“They go out and make a gas deal, oil and gas, from Russia, where they pay billions and billions of dollars to Russia. They want (us) to protect (them) against Russia and yet they pay billions of dollars to Russia, and we’re the schmucks paying for the whole thing...” - Donald Trump, in Great Falls, Montana, 05/07/2018
An un-Presidential, but very Trumpian quote, to say the least. At the crux of it, Trump is asking: if the Russians aren’t a threat, why is America paying millions of dollars to protect Europe from them? However, if Russia is still a threat to Europe, why are they making trade deals with them? A logical enough question.
The American contribution to defence in Europe is astronomical and disproportionate. There are around 63,000 members of the American military deployed in Europe, with around 32,000 of these operating in Germany. On top of the personnel, America spends roughly $340 billion more than the 28 EU member states do, combined, as well as spending four times as much on equipment per soldier than their European counterparts. Even more dramatically, Jean-Claude Juncker, the President of the European Commission, believes EU members could cut their defence spending to 1%. No wonder the Americans are alarmed. The point of this being that, what America contributes to keeping Europe safe is, as Presidents have been saying for decades, not far off grossly unfair.
The Trump presidency may well prove to be a fleeting occurrence, but the narrative he has set, that America is being ripped off by their allies, may well outlive him. With America unhappy about its defence contribution, there are things Europe will have to do to try and make this more palatable for the nation picking up the bill. Firstly, and obviously, Europe should vastly up their defence budget, to get at least closer to America’s. Secondly, Europe (and particularly Germany) should stop making major agreements with the very people they are asking America to protect them from.
In Trump’s Montana speech, when he spoke about European countries, it was clear to anyone paying attention that he was thinking about Germany. When he spoke about making oil and gas deals with Russia it is likely he was talking about either the Nord Stream or the Nord Stream 2 pipeline. Nord Stream being an underwater gas pipeline which runs through the Baltic Sea to Germany. On top of the original pipeline, there are plans to have Nord Stream 2 functioning by the end of 2019. The second Nord Stream will transport gas to the broader territory of the European Union area, as well as Germany.
On top of strong government support, the second pipeline is backed by two German companies, Uniper and WIntershall. These Nordstrom pipelines are a hill that the Germans are prepared to die on. As Britain exits the European Union, and despite the domestic political turmoil, Germany is the major power in Europe. So as they hook themselves to Russian oil and gas, Europe becomes equally hooked. What is to be done from an American point of view, if they see Europe making major deals with Russia, then expect major protection from them? As aforementioned, America is already spending more on defence than any of their NATO allies, and more than all the EU member states combined. It could easily appear to them that Europe is saving the money they promised to spend on defence in 2012, and spending it on luxurious gas and oil deals with Vladimir Putin’s Russia. How long can Europe realistically expect America to protect them from the very same country they pay for gas?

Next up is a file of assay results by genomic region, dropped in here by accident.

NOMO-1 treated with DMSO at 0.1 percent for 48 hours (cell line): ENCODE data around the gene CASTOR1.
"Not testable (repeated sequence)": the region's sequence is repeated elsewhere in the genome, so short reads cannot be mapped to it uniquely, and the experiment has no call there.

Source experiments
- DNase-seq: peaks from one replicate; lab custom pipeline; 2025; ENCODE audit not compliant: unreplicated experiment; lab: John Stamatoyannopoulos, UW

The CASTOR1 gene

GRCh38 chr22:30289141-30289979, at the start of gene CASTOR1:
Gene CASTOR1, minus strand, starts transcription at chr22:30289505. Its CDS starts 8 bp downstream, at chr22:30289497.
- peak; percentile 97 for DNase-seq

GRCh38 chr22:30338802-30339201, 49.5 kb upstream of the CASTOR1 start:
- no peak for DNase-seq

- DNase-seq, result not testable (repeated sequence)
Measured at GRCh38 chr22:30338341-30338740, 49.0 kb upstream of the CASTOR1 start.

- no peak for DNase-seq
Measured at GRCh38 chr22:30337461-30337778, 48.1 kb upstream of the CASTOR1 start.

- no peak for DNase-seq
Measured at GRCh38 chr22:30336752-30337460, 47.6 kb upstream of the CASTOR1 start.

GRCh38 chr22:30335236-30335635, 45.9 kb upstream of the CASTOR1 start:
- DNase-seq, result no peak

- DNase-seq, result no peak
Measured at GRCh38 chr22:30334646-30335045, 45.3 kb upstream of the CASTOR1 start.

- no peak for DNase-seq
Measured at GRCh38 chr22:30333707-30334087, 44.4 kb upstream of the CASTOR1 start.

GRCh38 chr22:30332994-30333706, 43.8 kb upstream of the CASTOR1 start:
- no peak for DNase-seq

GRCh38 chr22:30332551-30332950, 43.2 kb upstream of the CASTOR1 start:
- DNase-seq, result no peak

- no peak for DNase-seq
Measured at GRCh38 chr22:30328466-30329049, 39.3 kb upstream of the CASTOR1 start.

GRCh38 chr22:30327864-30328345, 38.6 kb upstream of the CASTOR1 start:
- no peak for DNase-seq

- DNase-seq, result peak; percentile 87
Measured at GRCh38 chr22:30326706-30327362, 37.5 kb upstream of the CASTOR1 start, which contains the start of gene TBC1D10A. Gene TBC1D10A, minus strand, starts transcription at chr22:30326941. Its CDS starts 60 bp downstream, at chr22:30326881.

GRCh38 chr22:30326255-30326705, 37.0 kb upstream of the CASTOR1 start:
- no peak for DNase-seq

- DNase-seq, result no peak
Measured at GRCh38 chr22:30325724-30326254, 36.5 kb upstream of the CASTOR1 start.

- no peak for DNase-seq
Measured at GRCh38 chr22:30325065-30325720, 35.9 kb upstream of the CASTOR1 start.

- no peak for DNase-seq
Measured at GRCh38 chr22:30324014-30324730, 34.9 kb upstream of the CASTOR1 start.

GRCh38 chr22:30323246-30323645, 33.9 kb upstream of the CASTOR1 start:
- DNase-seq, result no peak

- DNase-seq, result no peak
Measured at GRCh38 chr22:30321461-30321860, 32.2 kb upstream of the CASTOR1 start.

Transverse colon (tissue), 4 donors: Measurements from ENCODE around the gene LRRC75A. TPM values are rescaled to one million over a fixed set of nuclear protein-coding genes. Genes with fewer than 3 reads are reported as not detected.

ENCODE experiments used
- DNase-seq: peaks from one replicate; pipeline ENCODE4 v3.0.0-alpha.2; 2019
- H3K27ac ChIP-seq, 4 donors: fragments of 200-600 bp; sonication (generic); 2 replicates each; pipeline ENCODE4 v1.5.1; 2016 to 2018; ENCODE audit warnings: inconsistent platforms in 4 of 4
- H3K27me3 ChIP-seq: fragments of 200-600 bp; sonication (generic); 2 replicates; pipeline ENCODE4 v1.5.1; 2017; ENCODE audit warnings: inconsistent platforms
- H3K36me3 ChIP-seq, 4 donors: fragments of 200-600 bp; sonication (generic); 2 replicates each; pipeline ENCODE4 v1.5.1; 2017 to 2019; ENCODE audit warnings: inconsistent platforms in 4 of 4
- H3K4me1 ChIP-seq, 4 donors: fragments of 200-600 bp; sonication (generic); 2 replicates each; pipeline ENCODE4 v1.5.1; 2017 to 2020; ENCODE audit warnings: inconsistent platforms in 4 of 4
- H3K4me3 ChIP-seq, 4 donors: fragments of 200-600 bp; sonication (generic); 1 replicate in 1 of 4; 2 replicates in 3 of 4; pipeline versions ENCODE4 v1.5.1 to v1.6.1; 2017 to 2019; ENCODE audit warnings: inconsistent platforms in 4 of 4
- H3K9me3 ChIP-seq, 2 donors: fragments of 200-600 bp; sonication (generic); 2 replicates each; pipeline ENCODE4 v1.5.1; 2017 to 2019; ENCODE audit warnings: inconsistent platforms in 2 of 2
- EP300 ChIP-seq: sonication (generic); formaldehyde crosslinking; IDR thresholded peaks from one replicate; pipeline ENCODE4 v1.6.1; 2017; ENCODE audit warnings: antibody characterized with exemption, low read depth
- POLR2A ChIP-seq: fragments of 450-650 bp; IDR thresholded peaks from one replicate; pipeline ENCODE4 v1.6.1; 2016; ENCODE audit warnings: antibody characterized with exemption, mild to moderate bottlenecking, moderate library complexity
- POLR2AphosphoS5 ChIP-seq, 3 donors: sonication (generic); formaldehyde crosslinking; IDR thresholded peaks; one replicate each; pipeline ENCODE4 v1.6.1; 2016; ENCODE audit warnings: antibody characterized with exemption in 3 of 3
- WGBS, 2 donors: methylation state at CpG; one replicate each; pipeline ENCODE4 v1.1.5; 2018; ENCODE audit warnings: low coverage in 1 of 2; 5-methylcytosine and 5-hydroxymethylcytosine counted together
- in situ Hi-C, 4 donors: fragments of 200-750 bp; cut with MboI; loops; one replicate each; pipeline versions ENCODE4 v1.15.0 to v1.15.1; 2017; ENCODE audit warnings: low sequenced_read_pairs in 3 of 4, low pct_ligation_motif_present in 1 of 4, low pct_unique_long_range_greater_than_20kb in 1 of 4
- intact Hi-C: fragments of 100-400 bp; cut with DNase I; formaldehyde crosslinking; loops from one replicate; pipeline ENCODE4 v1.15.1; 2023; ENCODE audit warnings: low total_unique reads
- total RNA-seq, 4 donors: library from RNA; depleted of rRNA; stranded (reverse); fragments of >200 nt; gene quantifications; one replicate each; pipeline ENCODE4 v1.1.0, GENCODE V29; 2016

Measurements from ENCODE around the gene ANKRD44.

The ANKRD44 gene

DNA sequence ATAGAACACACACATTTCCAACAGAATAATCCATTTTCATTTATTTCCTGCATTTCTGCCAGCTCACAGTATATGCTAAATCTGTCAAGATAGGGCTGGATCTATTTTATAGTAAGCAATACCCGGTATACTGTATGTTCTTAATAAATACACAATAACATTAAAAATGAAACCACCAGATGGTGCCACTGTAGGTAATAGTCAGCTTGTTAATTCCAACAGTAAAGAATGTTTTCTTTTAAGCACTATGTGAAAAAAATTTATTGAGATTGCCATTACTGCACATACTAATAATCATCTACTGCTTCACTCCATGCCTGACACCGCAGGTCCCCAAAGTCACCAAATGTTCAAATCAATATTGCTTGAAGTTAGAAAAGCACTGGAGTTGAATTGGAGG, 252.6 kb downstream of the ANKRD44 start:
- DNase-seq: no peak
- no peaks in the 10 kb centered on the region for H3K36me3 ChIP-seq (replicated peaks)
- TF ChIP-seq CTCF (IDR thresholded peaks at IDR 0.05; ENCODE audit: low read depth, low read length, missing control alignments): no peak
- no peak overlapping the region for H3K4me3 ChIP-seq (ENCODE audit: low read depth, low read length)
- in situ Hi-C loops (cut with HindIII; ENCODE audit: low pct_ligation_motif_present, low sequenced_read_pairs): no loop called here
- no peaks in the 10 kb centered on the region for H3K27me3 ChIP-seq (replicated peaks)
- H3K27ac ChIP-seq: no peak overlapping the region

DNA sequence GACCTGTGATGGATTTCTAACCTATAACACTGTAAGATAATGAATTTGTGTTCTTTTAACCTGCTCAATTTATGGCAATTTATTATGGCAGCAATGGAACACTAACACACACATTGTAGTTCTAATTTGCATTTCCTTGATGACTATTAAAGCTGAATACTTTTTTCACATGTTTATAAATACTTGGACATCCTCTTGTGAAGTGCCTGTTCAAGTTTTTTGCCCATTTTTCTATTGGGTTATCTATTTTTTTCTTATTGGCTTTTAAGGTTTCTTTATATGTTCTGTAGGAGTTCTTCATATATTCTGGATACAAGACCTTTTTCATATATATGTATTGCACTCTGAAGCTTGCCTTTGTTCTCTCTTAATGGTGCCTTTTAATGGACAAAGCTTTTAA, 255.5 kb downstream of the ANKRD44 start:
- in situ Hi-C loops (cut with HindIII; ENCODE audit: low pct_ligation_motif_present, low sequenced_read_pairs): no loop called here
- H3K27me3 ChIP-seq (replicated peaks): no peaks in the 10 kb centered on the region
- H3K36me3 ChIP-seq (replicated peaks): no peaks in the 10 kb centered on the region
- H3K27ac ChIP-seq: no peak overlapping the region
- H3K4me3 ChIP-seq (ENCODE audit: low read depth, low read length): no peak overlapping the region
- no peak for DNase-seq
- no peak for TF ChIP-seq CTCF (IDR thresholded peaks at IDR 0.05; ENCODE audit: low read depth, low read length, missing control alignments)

The answer is probably not wrong.
On the first day of the recent NATO summit, Trump was claiming victory. He had, he said, convinced his allies within the organisation to increase their defence spending to 4% (spoiler alert, he hadn’t). The French President Emmanuel Macon soon poured cold water on this and rebuked Trump’s claim, pointing to a prior agreement to increase defence spending to 2% (of GDP spending) by 2024. Regardless of what happened behind closed doors, what is clear is the extent to which Mr Trump is unhappy with European allies.
Coupled with his unhappiness at allies’ defence spending, Trump is seriously aggrieved about Russia. Well, not about Russia, per say, but about the allied relationship Russia. Trump’s unhappiness comes from a feeling that Germany is having their cake and eating it. And he is damn right. Yet this is an issue which is best dealt with by removing him from the situation. The extent to which he polarises issues is astonishing, even when he is right, to his detractors, he is wrong. Only by removing the distraction of Trump can we think seriously about the issue he raises.
America contributes $686 billion, or 72% of the total defence expenditure by NATO members. This disproportionate amount of American money is being used to protect Europe from Russia by stationing thousands of troops on the continent. While Germany is being protected from Russia, they are making deals such as Nord Stream. Deals which see the gas pipelines bypass Eastern Europe, giving Russia a chance to cut them off while still supplying the EU. If Russia was to do this it would weaken Eastern European states like Ukraine and increase the possibility of Russia making further military moves in that part of the world, similar to the annexing of Crimea in March 2014. As well as the increased security risk, it will lead to increased German subservience to Moscow for oil and gas. It seems absurd for Germany to then demand protection against a nation to which it cosies up financially.
Ultimately, Germany and the rest of Europe have a choice to make. Nord Stream 2 should not go ahead. Reliance on the Russians for gas and oil, to such an extent, cannot continue. If it does, America should not be expected to continue keeping them safe from Russia.
As such, they must choose wisely.